Wheelchair Van Leasing Pros and Cons
Committing to the purchase of a wheelchair accessible vehicle can be daunting. For those who have a temporary need for a wheelchair accessible vehicle, wheelchair van leasing could be a better alternative. How do you know when it makes more sense to lease a handicap van rather than purchase a wheelchair van? Let us help you decide.
Lease a Wheelchair Van
With wheelchair van leasing, you are paying for the ability to drive the wheelchair van for a fixed period. Most leases are financed through your mobility dealer and last three years. Typically, you will pay an initial amount to drive the van off the mobility dealer’s lot, which covers a range of taxes and fees. You’ll make monthly payments over the life of the handicap van lease, to cover the cost of depreciation of the vehicle. There may be restrictions on the number of miles you can drive the wheelchair van, and you’ll typically need to return the vehicle to the mobility dealer in great condition to avoid extra fees.
Benefits of Leasing a Wheelchair Van
If you need to keep your monthly budget in check, a lease can offer the perks of a newer vehicle without the higher payment that comes with buying a handicap van. Typically, any down payment for a lease is more manageable as well, and you’ll have the benefit of warranty protection through the lease. And since most leases last 36-months, you won’t be on the hook for a long-term financial obligation, which could be ideal if your need for a wheelchair van is potentially temporary.
Disadvantages of Leasing a Wheelchair Van
While leasing a handicapped van may be financially easier in the short-term, you are still responsible for mileage restrictions and any repairs if the vehicle isn’t returned in the necessary condition. And, of course, you’ll have to turn in your wheelchair van and find a new set of wheels at some point, and without the equity of a trade-in.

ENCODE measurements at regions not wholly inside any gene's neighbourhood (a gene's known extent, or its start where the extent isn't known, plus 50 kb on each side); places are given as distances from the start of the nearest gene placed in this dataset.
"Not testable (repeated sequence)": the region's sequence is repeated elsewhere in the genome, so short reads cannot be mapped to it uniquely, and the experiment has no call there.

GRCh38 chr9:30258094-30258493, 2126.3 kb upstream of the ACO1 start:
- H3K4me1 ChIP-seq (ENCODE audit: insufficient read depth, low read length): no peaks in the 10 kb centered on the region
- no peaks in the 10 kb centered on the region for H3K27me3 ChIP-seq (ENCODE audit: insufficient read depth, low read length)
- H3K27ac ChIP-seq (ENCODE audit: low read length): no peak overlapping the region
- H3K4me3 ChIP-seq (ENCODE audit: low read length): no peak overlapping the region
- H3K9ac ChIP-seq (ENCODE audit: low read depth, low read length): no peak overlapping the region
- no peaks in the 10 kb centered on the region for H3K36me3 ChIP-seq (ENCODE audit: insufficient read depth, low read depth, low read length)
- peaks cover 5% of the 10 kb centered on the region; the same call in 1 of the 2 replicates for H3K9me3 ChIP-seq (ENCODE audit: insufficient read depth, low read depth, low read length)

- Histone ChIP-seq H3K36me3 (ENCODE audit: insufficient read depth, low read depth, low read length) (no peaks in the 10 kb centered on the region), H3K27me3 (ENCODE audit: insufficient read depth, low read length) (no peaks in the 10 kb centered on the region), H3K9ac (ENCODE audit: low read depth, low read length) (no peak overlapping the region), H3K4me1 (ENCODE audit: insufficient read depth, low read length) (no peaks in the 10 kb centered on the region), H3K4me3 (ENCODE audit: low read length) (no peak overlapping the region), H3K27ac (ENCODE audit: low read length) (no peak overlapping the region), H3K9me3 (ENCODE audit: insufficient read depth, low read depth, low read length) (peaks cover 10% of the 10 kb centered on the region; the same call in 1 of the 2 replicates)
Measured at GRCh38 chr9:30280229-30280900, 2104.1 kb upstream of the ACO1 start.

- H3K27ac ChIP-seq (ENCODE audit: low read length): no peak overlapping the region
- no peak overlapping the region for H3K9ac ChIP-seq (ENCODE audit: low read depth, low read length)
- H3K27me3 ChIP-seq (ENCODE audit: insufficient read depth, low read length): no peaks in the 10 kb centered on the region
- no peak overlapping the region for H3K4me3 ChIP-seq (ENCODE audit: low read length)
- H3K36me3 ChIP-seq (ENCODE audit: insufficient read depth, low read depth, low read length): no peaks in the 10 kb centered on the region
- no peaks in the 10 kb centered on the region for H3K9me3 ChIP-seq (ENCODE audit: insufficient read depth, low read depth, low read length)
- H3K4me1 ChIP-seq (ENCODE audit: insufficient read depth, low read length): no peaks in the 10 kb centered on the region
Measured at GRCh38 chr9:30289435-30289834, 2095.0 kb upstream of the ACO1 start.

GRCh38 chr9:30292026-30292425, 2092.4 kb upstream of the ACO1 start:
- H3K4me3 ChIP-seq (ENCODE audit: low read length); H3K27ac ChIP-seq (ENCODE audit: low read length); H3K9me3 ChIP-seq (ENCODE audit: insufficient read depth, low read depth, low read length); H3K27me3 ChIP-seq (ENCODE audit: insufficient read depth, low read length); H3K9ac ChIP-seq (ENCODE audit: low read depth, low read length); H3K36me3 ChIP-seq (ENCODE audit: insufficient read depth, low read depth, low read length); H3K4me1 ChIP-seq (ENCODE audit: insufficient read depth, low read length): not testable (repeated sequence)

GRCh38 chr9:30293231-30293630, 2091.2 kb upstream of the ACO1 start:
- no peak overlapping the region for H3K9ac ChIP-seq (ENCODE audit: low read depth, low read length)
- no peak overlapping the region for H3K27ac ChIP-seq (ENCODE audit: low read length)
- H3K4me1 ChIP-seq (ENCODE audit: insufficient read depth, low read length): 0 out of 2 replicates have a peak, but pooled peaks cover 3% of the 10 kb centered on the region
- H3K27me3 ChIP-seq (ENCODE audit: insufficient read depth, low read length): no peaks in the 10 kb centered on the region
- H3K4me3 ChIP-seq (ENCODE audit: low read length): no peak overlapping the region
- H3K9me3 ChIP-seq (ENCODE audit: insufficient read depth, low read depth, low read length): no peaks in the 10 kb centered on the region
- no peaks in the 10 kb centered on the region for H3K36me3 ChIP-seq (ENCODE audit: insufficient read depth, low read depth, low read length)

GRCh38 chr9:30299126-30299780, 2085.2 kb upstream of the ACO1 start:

Buy a Wheelchair Van
When you purchase a wheelchair van, it’s obviously yours to own at the end of your loan term. If it’s a new wheelchair van, you can expect a larger price tag. A certified pre-owned accessible vehicle can make owning your own mobility a more affordable option. And compared to leasing, once you’ve paid off the vehicle, you’ve built equity in it versus just trading it in as you would with a lease.
Benefits of Buying a Wheelchair Van
If you’re purchasing a wheelchair van, you don’t need to keep a close eye on your mileage. Drive across the country and visit every National Park without having to worry about extra fees at the end of the lease! Similarly, you won’t have to worry about charges for damages beyond “normal wear and tear” which could be subjective depending on the dealer and add up to extra fees for you. Of course, when you own the vehicle, you won’t have to worry about a trade-in date and how you’ll get around after – your ride is yours to keep or trade-in and trade-up.
Disadvantages of Buying a Wheelchair Van
Most of the time you can count on a higher monthly payment if you’re purchasing vs. leasing a wheelchair van (although this offer from BraunAbility may be the exception). Getting a more attractive monthly payment typically depends on how large of a down payment you’re able to make. The more money you can put down, the less wallet-draining the monthly payment. Speaking of costs, those regular maintenance and any service repairs are all on you if your warranty doesn’t cover them. Just like owning a house, it’s great until there are repairs needed.
Deciding whether leasing a wheelchair van or buying one makes sense for you depends on your personal driving habits, how much you can comfortably afford and the length of time you’ll need a wheelchair van. When you’re ready to discuss further, contact a BraunAbility Product Specialist or your local mobility dealer to discuss the best options for you.